Tuesday 1 May, 2012 — Monthly Climate Summary for Australia — Product Code IDCKGC1A00
Australia in April 2012
April rainfall was generally below average across the south of the Australian mainland, and above average for most of the Northern Territory and parts of the adjoining areas of the surrounding three states. Parts of the south-eastern seaboard and southern Tasmania received above-average rainfall. Maximum temperatures were generally above average across the south of Australia, and below average across the north and for parts of the Australian coast north of Victoria. Minimum temperatures followed a similar distribution, but warm anomalies in the south were more sparse and cool anomalies across the north were more widespread.
Averaged over Australia, April daytime temperatures were near average, with a national anomaly of +0.3°C. Tasmania recorded maximum temperatures 1.3°C above average, and Victoria and South Australia were 1.1°C and 1.0°C above average, respectively. For April minimum temperatures, Tasmania recorded a positive anomaly of +1.3°C, the fourth-highest on record. Apart from South Australia, which recorded a positive anomaly for minima of +0.3°C, the other states recorded cool anomalies generally on the order of −0.5°C. For Australia as a whole, April overnight temperatures were 0.4°C below average.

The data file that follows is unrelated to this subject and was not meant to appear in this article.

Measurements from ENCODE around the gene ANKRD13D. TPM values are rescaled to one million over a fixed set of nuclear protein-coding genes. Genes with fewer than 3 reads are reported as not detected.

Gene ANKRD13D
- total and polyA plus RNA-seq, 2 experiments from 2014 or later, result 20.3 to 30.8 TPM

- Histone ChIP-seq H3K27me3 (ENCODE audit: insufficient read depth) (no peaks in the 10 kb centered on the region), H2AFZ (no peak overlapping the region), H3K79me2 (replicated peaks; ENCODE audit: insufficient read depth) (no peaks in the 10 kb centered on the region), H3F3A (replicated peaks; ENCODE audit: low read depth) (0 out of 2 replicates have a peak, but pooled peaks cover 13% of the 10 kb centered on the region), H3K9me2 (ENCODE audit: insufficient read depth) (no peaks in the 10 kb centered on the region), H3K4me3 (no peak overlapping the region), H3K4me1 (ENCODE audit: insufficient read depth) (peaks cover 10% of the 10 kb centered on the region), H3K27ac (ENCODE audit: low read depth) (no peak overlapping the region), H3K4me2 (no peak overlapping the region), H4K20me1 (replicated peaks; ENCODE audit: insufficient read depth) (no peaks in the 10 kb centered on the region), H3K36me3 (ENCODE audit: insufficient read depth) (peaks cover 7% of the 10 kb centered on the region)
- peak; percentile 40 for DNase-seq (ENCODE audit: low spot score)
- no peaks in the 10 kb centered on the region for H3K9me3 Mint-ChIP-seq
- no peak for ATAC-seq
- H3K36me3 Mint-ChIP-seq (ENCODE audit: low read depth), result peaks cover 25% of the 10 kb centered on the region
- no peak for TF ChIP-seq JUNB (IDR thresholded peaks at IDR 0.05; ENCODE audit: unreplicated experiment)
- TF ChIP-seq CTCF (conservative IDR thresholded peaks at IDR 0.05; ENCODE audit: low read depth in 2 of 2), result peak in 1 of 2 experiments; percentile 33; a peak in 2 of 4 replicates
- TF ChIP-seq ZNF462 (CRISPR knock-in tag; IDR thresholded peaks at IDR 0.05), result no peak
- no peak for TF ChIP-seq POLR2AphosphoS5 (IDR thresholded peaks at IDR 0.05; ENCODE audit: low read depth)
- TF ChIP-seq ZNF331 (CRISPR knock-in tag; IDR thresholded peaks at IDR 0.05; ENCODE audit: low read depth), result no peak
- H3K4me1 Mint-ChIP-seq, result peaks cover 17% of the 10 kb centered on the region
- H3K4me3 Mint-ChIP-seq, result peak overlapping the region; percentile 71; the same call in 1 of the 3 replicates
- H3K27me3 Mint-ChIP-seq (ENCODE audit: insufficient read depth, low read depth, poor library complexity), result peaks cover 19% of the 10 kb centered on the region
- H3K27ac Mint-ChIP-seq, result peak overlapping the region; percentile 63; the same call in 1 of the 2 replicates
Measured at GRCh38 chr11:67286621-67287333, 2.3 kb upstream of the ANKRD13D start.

Maximum temperatures were above average across the south of Australia, covering the southern half of Western Australia, most of South Australia, parts of western New South Wales and a smaller part of the inland and north, western Victoria and the Gippsland coast, and all of Tasmania. Maximum temperatures were very much above average along the southern mainland coast and across Tasmania. Below-average maxima were restricted to parts of the north, corresponding with those areas receiving above-average rainfall; mostly in the Gulf Country and Northern Goldfields of Queensland and in an area extending from the eastern Kimberley in Western Australia to the western Barkly in the Northern Territory. Small areas of the very far north of the Top End and Cape York Peninsula recorded above-average maxima.
Overnight temperatures were below average for much of the mainland away from the southern and eastern coastline and through central Australia, where they were generally near-average to above average. Tasmania recorded very-much-above-average minima in the west of the state and above-average in the northeast. Below-average minima were recorded in central Western Australia, parts of the Kimberley and Arnhem Land in the Northern Territory and more broadly across the northern half of Queensland.
A cold outbreak was experienced in the southeast over the Easter break, as a passing cold front brought polar air north, producing snow in Tasmania and the Alps, followed by a high pressure system in the Bight bringing cold nights to the southeast, reaching as far north as southeast Queensland.
|Areal average temperatures|
|Maximum Temperature||Minimum Temperature|
(out of 63)
(out of 63)
|New South Wales||41||+0.4||23||−0.6|
*Anomaly is the departure from the long-term (1961-1990) average.
#Indicates that the value is tied for that rank.